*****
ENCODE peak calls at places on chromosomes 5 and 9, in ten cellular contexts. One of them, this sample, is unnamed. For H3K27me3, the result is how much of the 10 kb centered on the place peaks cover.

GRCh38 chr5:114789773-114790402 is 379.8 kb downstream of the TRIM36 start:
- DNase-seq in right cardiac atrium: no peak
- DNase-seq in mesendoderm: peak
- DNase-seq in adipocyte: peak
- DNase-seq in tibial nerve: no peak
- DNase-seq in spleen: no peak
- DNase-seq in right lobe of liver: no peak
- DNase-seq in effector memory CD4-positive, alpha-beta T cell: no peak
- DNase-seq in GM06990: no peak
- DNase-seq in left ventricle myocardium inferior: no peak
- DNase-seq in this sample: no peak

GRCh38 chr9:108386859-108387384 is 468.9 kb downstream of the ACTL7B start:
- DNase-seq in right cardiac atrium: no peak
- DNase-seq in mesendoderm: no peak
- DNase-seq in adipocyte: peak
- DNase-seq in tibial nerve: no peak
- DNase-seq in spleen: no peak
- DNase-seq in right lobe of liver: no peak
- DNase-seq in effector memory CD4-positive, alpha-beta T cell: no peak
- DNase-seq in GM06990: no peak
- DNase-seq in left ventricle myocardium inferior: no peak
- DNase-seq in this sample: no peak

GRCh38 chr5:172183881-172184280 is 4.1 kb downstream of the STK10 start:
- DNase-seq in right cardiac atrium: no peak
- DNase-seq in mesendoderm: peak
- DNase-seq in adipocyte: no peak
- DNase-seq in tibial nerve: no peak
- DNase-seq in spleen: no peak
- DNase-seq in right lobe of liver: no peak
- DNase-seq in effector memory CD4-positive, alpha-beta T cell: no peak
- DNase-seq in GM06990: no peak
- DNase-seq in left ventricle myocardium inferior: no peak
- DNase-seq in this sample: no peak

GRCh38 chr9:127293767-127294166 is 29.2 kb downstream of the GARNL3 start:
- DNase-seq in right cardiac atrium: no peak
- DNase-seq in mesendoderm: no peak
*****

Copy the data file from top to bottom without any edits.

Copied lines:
ENCODE peak calls at places on chromosomes 5 and 9, in ten cellular contexts. One of them, this sample, is unnamed. For H3K27me3, the result is how much of the 10 kb centered on the place peaks cover.

GRCh38 chr5:114789773-114790402 is 379.8 kb downstream of the TRIM36 start:
- DNase-seq in right cardiac atrium: no peak
- DNase-seq in mesendoderm: peak
- DNase-seq in adipocyte: peak
- DNase-seq in tibial nerve: no peak
- DNase-seq in spleen: no peak
- DNase-seq in right lobe of liver: no peak
- DNase-seq in effector memory CD4-positive, alpha-beta T cell: no peak
- DNase-seq in GM06990: no peak
- DNase-seq in left ventricle myocardium inferior: no peak
- DNase-seq in this sample: no peak

GRCh38 chr9:108386859-108387384 is 468.9 kb downstream of the ACTL7B start:
- DNase-seq in right cardiac atrium: no peak
- DNase-seq in mesendoderm: no peak
- DNase-seq in adipocyte: peak
- DNase-seq in tibial nerve: no peak
- DNase-seq in spleen: no peak
- DNase-seq in right lobe of liver: no peak
- DNase-seq in effector memory CD4-positive, alpha-beta T cell: no peak
- DNase-seq in GM06990: no peak
- DNase-seq in left ventricle myocardium inferior: no peak
- DNase-seq in this sample: no peak

GRCh38 chr5:172183881-172184280 is 4.1 kb downstream of the STK10 start:
- DNase-seq in right cardiac atrium: no peak
- DNase-seq in mesendoderm: peak
- DNase-seq in adipocyte: no peak
- DNase-seq in tibial nerve: no peak
- DNase-seq in spleen: no peak
- DNase-seq in right lobe of liver: no peak
- DNase-seq in effector memory CD4-positive, alpha-beta T cell: no peak
- DNase-seq in GM06990: no peak
- DNase-seq in left ventricle myocardium inferior: no peak
- DNase-seq in this sample: no peak

GRCh38 chr9:127293767-127294166 is 29.2 kb downstream of the GARNL3 start:
- DNase-seq in right cardiac atrium: no peak
- DNase-seq in mesendoderm: no peak